Chaplain’s Devotional for Maundy Thursday
April 9, 2020
Devotion provided by Rev. Susan Roddey, Director of Spiritual Life at Abernethy Laurels
“And during supper Jesus... got up from the table, took off his outer robe, and tied a towel around himself. Then he poured water into a basin and began to wash the disciples’ feet and to wipe them with the towel that was tied around him.”
Jesus taught his disciples before he died the meaning of true service by kneeling down at their dirty feet and tenderly washing and drying them. Talk about awkward. Peter didn’t want the one he called the Messiah to get on his knees before him and wash his calloused, soiled feet, but when he protested Jesus told him that he would have no share with him unless he did. So Peter said, “Well then, not only my feet but my hands and my head!”
After Jesus had finished and returned to the table, he asked his disciples, “Do you know what I have done to you? You call me your Lord and Teacher – and you are right for that is what I am. So if I, your Lord and Teacher, have washed your feet, you also ought to wash one another’s feet.” I have heard the frustration of many who feel like they are not able to serve any more because of their bodies’ limitations. Serving is at the heart of being a follower of Christ, so how do you find meaning and purpose when you can no longer serve in the way you used to? I have to tell you a story about my dear mother-in-law who died several years ago. She lived a life of service to her family, to her friends, to Christ through her work in her church. But in her seventies she began to have more and more difficulty being mobile. Eventually, she spent her days in a chair in her den, unable to get up on her own. But whenever we would come by to see her, she would say, “What can I get for you? Can I make you a tomato sandwich?” Now she knew and we knew that she could not get up and make that sandwich, but we also knew that she still needed to feel like she could serve us. And she did. It was her attitude of service that came through and blessed us every time. See, service is more than an action, it is an attitude, a way of relating to others that shows we care about their needs no matter who they are and we are not above reaching out to them no matter in small, medium or large ways.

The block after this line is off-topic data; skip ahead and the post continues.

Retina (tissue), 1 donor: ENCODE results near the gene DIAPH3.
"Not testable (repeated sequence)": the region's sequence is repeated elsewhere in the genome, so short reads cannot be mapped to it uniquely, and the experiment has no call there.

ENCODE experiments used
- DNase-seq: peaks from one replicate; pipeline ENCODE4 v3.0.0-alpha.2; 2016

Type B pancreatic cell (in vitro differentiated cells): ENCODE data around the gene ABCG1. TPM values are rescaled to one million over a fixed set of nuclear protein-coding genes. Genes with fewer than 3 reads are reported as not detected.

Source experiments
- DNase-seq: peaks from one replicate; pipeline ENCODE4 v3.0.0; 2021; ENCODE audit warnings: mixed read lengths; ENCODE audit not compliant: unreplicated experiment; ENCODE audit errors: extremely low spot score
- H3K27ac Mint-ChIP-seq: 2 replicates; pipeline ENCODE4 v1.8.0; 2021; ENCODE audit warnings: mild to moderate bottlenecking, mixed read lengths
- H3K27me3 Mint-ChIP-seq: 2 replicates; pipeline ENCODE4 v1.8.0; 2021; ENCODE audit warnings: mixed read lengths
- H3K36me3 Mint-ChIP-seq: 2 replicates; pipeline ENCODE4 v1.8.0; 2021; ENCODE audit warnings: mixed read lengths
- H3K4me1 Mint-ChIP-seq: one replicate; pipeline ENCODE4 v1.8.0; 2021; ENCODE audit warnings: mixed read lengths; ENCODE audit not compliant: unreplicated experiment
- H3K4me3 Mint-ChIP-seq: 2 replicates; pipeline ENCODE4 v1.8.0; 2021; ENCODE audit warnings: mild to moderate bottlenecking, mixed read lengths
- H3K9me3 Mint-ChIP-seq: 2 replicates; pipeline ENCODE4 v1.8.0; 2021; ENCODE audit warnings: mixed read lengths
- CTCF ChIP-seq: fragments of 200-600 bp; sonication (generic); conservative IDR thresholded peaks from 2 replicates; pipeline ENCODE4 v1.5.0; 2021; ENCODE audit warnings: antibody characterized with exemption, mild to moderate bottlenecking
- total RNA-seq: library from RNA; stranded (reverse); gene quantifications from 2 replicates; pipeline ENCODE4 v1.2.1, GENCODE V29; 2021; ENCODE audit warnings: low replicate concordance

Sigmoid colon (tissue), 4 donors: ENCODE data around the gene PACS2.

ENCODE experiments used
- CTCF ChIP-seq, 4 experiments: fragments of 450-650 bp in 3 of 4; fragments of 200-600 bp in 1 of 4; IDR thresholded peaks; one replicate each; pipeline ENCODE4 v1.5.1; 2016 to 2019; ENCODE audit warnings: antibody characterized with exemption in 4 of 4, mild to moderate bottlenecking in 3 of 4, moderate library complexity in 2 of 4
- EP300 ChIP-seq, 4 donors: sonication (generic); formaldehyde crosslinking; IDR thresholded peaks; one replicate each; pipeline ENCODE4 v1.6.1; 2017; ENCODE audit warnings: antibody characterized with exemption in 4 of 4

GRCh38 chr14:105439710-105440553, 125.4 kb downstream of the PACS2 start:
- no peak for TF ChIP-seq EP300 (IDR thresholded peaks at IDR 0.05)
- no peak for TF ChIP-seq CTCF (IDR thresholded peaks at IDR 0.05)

In fact one way we get trapped is in thinking we have to do big things to be of any value and so if we can’t do those things, then we can’t do anything at all. What I know is that it is most usually the small things that people do for me that lift up my day. God can take small acts of service – asking with genuine interest how someone is, blessing him or her with the words “God bless you”, writing a note or an encouraging email – these are the things that give others strength and reassurance.
Prayer: Gracious God, may you bless us with a spirit of service so we may bless others. Amen.